Tagged: Aaron Hicks

No Love for Dallas in Houston…

Credit:  Tony Gutierrez-AP

American League Championship Series

Astros 2, Yankees 1…

Astros lead Series, 1-0

The Yankees had the answer this season for Chris Sale and they finally figured out likely AL Cy Young Award winner Corey Kluber in the post-season but Dallas Keuchel remains a mystery. Unable to generate any runs against Keuchel, the Yankees fell to the Astros in the first game of the ALCS despite a solid outing from Masahiro Tanaka.

Credit:  Troy Taormina-USA TODAY Sports

The Yankees didn’t pick up their first hit against Keuchel until Brett Gardner lined a single to left with two outs in the 3rd inning. Unfortunately, he didn’t go anywhere when Aaron Judge followed with his only strikeout of the game.

Starlin Castro picked up a single to left, just past the outstretched glove of running shortstop Carlos Correa, in the top of 4th inning, also with two outs, but like Gardy, he did not do anything except have a brief conversation with first baseman Yuli Gurriel. Aaron Hicks flied out to center, on huge fly that nearly took center fielder George Springer to the wall, to send Castro looking for his hat and glove to take the field. A couple more feet and the Yankees might have taken the early lead.

The Astros, meanwhile, didn’t miss the only opportunity that Masahiro Tanaka gave them. With one out in the bottom of the 4th, Jose Altuve singled on a grounder to second, beating the throw to first.  He subsequently stole second to put himself in scoring position. Carlos Correa’s single to left brought the probable AL MVP around to score the game’s first run.  Marwin Gonzalez hit a  slow grounder to second and was thrown out at first for the second out, but Correa advanced to second base. Yuli Gurriel’s single to center, a grounder up the middle between Starlin Castro and Didi Gregorius, scored Correa and the Astros had a 2-0 lead.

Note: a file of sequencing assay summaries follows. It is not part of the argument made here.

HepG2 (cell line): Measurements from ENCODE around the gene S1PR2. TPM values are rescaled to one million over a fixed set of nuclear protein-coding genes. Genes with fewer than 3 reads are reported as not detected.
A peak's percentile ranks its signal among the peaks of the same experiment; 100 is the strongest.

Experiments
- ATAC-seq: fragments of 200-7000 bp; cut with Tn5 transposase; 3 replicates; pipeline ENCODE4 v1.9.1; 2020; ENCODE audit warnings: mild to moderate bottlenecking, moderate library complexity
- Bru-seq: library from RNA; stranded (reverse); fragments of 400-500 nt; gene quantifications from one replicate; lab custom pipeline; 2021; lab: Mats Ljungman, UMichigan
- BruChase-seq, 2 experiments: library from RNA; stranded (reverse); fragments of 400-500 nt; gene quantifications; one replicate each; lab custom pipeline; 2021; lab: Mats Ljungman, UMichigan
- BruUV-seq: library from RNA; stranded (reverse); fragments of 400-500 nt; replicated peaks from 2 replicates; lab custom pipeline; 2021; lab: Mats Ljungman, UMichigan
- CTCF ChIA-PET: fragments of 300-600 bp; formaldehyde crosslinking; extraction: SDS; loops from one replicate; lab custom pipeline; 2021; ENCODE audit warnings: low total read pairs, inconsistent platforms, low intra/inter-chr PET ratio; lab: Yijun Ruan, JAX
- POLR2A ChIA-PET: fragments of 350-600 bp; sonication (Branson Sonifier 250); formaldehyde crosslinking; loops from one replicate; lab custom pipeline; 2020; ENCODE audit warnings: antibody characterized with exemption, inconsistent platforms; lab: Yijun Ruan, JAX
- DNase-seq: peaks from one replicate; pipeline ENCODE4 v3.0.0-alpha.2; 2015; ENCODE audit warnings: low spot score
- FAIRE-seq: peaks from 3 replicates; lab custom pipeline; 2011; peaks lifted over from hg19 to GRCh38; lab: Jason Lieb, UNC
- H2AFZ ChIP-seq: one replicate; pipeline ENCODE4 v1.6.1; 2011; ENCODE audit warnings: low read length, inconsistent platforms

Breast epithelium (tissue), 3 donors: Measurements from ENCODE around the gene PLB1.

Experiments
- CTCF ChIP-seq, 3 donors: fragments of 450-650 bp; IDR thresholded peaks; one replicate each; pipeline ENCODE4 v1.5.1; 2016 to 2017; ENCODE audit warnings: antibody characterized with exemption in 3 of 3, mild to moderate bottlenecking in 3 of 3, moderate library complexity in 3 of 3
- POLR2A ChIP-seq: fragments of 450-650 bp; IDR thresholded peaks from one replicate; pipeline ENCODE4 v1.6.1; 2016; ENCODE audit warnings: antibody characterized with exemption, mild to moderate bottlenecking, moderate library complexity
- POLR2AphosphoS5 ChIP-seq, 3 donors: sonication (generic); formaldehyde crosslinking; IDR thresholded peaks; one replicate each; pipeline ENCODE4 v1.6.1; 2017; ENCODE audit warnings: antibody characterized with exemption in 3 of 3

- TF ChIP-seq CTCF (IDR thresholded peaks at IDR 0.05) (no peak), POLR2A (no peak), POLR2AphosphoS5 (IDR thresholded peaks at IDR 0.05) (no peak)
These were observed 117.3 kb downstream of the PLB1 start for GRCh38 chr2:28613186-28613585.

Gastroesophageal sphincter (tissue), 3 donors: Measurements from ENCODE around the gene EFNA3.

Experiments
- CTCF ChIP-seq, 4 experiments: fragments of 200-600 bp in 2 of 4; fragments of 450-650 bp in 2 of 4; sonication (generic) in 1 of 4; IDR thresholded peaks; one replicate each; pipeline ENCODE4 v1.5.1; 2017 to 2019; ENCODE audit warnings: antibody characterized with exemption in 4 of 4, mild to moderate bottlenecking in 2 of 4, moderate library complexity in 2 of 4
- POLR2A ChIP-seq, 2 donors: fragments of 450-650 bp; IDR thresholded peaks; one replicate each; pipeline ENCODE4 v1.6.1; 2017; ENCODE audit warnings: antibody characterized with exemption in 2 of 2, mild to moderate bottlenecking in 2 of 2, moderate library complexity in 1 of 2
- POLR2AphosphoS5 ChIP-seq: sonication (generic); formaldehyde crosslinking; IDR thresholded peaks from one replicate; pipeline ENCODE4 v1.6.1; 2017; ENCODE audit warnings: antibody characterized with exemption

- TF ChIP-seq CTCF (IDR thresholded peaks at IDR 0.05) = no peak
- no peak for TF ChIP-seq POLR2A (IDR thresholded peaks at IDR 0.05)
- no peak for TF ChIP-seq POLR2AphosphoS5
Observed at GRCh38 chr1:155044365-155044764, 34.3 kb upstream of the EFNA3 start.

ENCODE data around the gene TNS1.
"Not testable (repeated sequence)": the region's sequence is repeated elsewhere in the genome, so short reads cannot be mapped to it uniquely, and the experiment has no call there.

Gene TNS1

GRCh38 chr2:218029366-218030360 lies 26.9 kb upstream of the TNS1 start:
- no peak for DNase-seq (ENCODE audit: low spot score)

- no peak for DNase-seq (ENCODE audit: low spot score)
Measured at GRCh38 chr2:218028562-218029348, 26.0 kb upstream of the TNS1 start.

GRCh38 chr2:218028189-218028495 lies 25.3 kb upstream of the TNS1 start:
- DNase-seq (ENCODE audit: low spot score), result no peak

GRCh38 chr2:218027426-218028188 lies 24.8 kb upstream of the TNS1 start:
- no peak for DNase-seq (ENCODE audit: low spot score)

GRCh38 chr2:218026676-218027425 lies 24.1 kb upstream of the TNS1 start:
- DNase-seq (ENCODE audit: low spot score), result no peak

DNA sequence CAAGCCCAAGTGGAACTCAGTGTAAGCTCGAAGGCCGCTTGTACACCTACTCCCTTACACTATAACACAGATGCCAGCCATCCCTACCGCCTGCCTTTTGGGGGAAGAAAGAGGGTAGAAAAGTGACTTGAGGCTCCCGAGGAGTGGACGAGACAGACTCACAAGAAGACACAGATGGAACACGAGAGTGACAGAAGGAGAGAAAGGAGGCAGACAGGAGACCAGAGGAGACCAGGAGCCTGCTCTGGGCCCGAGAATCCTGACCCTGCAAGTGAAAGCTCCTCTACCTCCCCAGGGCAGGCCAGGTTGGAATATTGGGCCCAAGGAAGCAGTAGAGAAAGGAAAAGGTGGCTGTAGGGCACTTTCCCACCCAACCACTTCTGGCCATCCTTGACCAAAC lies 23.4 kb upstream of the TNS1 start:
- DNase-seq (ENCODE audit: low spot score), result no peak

Credit:  Elsa-Getty Images

The Yankees had their chance in the top of the 5th but were unable to convert.  Greg Bird led off with a single to right, a sharply hit ball just past first baseman Yuli Gurriel. Matt Holliday reached on a fielding error by Jose Altuve (bobbled the ball after stopping the grounder) so the Yankees had runners at first and second with no outs. Todd Frazier lined out to center and Brett Gardner struck out but Aaron Judge followed them with a single to left. Bird hesitated a moment and then raced around third and headed home. Unfortunately, left fielder Marwin Gonzalez threw a perfect strike in to catcher Brian McCann to nail Bird at the plate for the final out of the inning.  The Yankees challenged the play but replay showed Bird was less than a second too late. Sadly, Bird’s run around third seemed like slow motion compared Jose Altuve’s run in the prior inning. Credit Gonzalez and McCann for the stellar play.

Credit:  Elsa-Getty Images

Dallas Keuchel finally left the game after seven scoreless innings (and ten strikeouts). Houston fans may love Dallas (the pitcher, not the city) but I was very glad to see him leave. But the Astros bullpen is strong and set up artist Chris Devenski has been a better version of Dellin Betances this year. Still, the Yankees had their chance in the 8th against Devenski. Brett Gardner worked a one-out walk, which brought Astros manager A.J. Hinch out of the dugout to replace Devenski with closer Ken Giles. Giles promptly threw a wild pitch with Aaron Judge at the plate, allowing Gardy to move to second.  Judge grounded out to third for the second out, but Gary Sanchez walked to put two runners on for Didi Gregorius. The Yankees replaced Sanchez at first with pinch-runner Ronald Torreyes. Didi has come up so big for the Yankees in key spots this year but on this night, Giles won the battle when Didi swung and missed on an 0-2 count after three successive foul balls.  

In the top of the 9th, Giles struck out both Starlin Castro and Aaron Hicks to start the inning. Greg Bird finally put the Yankees on the board when he homered to right, a high fly inside of the foul pole, to make it a one-run game.

Credit:  Anthony J Causi-NY Post

DH Matt Holliday was due up next, but Manager Joe Girardi opted to send Jacoby Ellsbury to the plate. Ellsbury went down swinging to end the game and hand the series advantage to the Astros.

In retrospect, the huge missed opportunity was Greg Bird’s out at the plate in the 5th inning. If he had gotten a good jump when Aaron Judge hit that drive to left, he might have beaten the throw. But hats off to the Astros for making their plays. The Yankees pitched a good game but the Astros pitched a little better. Fortunately, the bullpen will be rested for Game 2 as the Yankees only had to burn Chad Green in relief of Tanaka. Green pitched two frames of scoreless relief with 31 pitches thrown.  

Credit:  Thomas Shea-USA TODAY Sports